Bette Tate-Beaver receives the Charles E. Bebb Peace Merit Award. Photo by Jim Hannah.

Bette Tate-Beaver, executive director of the National Association for Multicultural Education (NAME), won the Charles E. Bebb Peace Merit Award from PeaceWorks-KC during its Annual Meeting March 1. Mary Hladky, the cochair of PeaceWorks, presented the Bebb Award, named for a founder of the 1982 committee that became PeaceWorks. Hladky surprised Bette Tate-Beaver with the award for her work with NAME, saying, “NAME is a powerhouse, promoting social justice and education equity from pre-kindergarten through college.” The group focuses on educational equity, social justice, and the accomplishments and challenges of all races, ethnicities, genders, sexual orientations, religions, and disabilities. In other words, “the beloved community” envisioned by Martin Luther King Jr.

Fostering the beloved community has been expected of her family for five generations, Tate-Beaver, who lives in Kansas City, Mo., pointed out. “This is the charge of my family. My great-great-grandfather was born and raised in Charlotte, NC, at the turn of the last century. It was a tough life for him, an African-American. He was a barber, and because he was fair-skinned, white folks came to him as well as folks in the black community. He made it his life’s work to make sure that people talked to one another and that blacks had access to similar opportunities as whites.”

Tate-Beaver, on behalf of NAME, takes groups to countries including Cuba to converse there with educators, students, and people living in the community. Why? So persons from the US can understand what life is like in other places and the things they are able to do with minimal resources. “I have a belief that if we come to care about people who are like us in different spaces, it’s kind of hard to hate,” she explained.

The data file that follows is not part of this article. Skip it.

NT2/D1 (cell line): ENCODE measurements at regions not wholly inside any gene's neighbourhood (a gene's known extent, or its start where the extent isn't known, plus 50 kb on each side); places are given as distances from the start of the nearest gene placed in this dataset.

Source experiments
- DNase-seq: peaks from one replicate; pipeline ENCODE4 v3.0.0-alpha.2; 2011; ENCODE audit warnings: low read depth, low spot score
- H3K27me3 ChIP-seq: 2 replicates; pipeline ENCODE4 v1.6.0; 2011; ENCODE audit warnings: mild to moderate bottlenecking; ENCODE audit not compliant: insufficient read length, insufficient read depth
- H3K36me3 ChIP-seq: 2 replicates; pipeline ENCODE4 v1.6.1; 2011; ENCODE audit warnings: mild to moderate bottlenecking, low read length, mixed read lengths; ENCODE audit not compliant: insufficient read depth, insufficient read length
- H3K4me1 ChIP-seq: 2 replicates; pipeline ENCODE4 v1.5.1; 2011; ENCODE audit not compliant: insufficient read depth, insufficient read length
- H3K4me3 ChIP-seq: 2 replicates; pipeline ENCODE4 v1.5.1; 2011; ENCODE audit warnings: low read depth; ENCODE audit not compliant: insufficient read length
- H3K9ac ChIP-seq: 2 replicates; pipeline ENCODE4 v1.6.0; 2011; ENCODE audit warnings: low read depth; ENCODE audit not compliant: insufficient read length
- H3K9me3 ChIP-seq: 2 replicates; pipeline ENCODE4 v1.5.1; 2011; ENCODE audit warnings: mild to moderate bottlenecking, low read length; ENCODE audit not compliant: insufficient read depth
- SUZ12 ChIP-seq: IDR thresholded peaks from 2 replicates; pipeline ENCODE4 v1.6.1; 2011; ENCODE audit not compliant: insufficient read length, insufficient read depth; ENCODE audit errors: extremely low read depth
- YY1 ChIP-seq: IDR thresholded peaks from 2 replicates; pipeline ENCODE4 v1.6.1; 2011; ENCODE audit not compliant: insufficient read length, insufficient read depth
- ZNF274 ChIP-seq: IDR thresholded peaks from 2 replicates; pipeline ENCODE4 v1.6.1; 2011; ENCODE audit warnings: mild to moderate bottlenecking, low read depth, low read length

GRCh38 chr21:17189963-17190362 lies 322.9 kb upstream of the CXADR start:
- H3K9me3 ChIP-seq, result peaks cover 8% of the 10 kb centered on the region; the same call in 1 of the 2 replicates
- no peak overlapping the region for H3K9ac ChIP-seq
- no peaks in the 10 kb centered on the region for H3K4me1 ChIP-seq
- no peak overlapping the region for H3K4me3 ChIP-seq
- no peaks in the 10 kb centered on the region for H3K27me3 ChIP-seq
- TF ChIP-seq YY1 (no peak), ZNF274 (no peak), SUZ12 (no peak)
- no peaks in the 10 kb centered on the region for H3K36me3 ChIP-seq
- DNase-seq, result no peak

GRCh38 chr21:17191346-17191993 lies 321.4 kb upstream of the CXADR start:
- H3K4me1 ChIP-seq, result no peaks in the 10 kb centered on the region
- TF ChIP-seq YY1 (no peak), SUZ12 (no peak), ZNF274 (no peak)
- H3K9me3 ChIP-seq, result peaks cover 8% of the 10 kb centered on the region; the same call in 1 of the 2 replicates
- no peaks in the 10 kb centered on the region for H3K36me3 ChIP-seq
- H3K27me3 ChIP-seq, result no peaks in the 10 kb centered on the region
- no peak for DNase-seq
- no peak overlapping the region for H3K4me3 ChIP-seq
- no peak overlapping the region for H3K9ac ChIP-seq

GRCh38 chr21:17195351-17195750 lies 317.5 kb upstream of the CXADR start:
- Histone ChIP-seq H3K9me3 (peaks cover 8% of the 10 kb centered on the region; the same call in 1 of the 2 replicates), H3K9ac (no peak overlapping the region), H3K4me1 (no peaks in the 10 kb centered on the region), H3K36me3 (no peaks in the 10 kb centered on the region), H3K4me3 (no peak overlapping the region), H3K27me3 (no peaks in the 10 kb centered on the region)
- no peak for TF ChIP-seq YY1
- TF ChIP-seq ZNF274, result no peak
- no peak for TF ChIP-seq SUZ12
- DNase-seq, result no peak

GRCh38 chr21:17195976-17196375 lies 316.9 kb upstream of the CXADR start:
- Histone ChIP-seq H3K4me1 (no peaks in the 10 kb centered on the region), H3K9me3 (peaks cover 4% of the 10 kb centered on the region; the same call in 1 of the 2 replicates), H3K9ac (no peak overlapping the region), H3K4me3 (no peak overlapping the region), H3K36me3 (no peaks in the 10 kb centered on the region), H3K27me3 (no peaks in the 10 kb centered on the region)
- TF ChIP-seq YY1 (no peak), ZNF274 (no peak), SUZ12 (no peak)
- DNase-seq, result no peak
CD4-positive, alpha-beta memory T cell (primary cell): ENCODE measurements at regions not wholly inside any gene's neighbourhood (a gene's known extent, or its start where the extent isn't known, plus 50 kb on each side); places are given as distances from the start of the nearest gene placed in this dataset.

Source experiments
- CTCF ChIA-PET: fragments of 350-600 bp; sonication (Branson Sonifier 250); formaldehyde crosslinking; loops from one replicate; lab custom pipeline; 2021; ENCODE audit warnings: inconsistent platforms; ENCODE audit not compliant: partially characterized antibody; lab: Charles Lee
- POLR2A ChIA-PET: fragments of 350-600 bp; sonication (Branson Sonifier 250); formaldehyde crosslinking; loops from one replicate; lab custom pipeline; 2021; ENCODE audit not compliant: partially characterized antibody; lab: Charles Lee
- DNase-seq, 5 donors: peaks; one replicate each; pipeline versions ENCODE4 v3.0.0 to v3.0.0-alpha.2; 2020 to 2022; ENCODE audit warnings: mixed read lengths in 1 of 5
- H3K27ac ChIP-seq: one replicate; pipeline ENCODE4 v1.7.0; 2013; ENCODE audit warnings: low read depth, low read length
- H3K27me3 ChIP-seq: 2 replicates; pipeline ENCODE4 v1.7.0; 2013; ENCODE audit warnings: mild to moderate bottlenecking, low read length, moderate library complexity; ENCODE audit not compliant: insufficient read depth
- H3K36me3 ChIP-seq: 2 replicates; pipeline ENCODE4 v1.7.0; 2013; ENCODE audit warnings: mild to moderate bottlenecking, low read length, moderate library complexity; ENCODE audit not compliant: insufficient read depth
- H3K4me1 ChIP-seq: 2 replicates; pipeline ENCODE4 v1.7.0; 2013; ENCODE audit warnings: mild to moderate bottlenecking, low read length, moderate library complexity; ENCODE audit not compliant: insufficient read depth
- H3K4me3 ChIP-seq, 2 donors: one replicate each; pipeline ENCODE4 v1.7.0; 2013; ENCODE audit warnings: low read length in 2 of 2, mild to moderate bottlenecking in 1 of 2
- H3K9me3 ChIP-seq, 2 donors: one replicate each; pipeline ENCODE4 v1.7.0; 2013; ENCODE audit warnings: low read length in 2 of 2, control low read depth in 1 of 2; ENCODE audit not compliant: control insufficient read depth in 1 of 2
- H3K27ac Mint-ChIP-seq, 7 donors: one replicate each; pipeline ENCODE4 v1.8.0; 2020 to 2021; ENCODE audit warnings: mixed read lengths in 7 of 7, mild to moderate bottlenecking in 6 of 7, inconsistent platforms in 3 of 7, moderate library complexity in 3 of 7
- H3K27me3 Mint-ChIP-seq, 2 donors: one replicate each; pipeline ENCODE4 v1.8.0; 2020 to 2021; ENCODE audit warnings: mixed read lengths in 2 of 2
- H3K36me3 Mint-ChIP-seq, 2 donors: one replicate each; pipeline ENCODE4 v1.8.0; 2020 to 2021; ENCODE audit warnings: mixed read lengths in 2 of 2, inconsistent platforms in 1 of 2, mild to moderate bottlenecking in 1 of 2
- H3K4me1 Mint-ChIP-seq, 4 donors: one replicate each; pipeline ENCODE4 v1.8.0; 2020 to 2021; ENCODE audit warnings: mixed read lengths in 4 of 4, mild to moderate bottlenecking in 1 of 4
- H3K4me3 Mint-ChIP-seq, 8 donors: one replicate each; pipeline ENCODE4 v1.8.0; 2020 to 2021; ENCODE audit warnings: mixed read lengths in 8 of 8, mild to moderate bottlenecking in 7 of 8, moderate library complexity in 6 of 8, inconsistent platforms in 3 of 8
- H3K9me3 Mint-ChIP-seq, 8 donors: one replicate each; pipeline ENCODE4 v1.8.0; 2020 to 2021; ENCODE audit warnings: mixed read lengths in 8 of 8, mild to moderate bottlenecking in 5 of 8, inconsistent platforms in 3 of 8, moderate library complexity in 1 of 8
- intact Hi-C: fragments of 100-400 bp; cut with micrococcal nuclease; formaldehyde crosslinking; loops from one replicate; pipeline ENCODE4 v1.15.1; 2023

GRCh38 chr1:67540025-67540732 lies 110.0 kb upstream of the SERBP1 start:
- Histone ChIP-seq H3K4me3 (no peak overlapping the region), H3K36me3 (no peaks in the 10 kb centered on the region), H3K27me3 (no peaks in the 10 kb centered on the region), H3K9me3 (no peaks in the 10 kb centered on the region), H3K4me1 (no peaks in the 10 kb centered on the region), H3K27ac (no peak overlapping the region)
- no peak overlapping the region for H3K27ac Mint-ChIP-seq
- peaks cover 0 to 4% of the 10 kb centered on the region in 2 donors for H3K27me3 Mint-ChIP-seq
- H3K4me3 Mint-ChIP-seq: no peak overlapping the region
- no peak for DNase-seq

Marky Hladky presents Charles E. Bebb Peace Merit Award to Bette Tate-Beaver. Video by Mark and Jenny Semet.

The night before the award, Tate-Beaver and her life partner, Lewis Diuguid, attended the wedding in Florida of their friend Henry. He is an educator they met and befriended in Cuba, and he was marrying a man from Florida. Wedding guests from Cuba, from around the US, from Central and South America, from Europe, folks of different races, backgrounds, and from different gender orientations, Tate-Beaver said, were dancing and celebrating together. She added, “I said to Lewis, ‘If we could have this in the US, if we could achieve this kind of peace in the US, we’d be OK.’”

Bette Tate-Beaver’s Acceptance Speech. Video by Mark and Jenny Semet.

Then Tate-Beaver scanned the PeaceWorks members and friends at the meeting, reflecting, “I come home and I see this room and I’m reminded, oh yeah, we’re working on this, but sometimes it feels like we’re not or that we’re losing this exchange—I don’t like to use the word battle. You all remind me we are in fact still moving forward and that, without a doubt, I can promise you, peace works!”